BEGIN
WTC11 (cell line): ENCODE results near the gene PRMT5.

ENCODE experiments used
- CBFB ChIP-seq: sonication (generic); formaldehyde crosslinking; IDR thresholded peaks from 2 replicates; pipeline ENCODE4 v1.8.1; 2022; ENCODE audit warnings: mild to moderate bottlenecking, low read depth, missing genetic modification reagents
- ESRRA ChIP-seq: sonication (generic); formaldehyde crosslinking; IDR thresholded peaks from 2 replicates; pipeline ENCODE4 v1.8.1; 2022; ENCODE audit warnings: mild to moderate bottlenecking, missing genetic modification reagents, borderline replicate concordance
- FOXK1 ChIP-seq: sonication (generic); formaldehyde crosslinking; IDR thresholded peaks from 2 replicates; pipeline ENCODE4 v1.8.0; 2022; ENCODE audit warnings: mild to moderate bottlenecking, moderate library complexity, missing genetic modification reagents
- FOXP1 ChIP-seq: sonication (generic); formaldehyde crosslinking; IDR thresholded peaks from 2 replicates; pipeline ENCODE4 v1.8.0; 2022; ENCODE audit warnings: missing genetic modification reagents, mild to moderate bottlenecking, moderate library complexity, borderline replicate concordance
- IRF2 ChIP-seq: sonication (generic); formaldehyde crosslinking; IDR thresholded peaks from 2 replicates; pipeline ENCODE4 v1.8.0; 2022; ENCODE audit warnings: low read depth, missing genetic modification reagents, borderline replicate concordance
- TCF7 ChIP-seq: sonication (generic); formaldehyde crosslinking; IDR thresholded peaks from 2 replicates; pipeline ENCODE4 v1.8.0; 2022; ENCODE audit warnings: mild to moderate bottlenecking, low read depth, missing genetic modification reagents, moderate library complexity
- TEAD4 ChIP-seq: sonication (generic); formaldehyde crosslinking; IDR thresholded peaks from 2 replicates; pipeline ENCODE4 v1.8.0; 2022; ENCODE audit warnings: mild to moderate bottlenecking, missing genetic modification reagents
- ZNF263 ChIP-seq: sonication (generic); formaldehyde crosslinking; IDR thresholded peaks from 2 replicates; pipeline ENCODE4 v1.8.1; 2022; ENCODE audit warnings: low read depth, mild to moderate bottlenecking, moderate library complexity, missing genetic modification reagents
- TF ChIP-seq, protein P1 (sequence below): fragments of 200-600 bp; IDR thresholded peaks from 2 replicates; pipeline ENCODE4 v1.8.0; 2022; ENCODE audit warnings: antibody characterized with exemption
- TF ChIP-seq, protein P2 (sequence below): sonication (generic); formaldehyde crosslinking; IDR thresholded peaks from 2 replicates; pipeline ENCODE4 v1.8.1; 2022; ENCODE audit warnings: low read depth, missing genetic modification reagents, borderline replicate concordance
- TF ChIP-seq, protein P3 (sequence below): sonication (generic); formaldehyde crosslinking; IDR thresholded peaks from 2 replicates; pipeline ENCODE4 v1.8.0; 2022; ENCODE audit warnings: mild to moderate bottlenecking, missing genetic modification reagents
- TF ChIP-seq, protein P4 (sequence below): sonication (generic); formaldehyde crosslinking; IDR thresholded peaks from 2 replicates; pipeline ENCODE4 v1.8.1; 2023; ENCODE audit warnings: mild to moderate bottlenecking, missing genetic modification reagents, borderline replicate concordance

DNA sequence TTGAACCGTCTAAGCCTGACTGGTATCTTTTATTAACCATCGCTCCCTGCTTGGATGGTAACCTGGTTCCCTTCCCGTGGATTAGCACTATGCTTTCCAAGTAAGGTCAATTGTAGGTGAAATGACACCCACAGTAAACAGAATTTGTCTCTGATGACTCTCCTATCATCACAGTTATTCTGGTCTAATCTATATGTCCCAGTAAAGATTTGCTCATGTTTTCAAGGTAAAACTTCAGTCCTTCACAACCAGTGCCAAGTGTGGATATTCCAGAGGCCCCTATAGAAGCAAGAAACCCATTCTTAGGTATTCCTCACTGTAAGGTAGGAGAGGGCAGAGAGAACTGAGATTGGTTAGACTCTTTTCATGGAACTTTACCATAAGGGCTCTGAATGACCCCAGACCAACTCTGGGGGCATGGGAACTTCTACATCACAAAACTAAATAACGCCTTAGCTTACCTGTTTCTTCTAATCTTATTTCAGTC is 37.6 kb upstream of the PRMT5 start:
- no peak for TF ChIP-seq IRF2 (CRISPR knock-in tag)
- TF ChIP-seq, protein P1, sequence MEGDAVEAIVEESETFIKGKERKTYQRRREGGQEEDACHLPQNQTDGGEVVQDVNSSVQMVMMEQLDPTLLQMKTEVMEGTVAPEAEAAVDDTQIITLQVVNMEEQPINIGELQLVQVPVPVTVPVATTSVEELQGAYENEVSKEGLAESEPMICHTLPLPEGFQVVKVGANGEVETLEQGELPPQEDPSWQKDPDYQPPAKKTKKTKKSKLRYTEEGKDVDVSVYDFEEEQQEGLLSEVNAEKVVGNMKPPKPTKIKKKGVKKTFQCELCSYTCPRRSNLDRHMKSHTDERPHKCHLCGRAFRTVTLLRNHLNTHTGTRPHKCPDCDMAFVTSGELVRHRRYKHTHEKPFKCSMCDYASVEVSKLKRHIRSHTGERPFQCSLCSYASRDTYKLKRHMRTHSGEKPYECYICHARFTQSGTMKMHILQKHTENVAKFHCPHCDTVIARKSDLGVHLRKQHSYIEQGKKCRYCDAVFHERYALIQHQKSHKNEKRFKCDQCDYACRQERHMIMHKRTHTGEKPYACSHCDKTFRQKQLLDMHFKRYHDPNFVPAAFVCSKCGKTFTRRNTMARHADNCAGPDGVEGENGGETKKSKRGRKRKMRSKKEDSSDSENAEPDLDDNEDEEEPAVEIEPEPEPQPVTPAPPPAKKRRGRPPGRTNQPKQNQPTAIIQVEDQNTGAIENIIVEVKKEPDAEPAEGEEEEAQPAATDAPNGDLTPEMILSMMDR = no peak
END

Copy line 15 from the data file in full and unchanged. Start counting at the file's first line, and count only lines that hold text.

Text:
DNA sequence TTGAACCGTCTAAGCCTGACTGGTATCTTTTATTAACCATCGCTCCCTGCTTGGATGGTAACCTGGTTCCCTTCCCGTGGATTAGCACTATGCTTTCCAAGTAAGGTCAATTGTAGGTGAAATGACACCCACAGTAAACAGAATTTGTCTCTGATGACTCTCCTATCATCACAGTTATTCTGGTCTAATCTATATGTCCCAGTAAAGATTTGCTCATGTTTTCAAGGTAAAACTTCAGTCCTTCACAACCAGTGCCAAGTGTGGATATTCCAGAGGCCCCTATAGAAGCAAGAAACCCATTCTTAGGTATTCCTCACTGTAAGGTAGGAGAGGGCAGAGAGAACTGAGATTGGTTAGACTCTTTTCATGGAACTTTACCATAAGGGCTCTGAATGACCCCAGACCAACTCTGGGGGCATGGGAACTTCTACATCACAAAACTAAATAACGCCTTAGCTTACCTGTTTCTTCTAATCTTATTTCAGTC is 37.6 kb upstream of the PRMT5 start: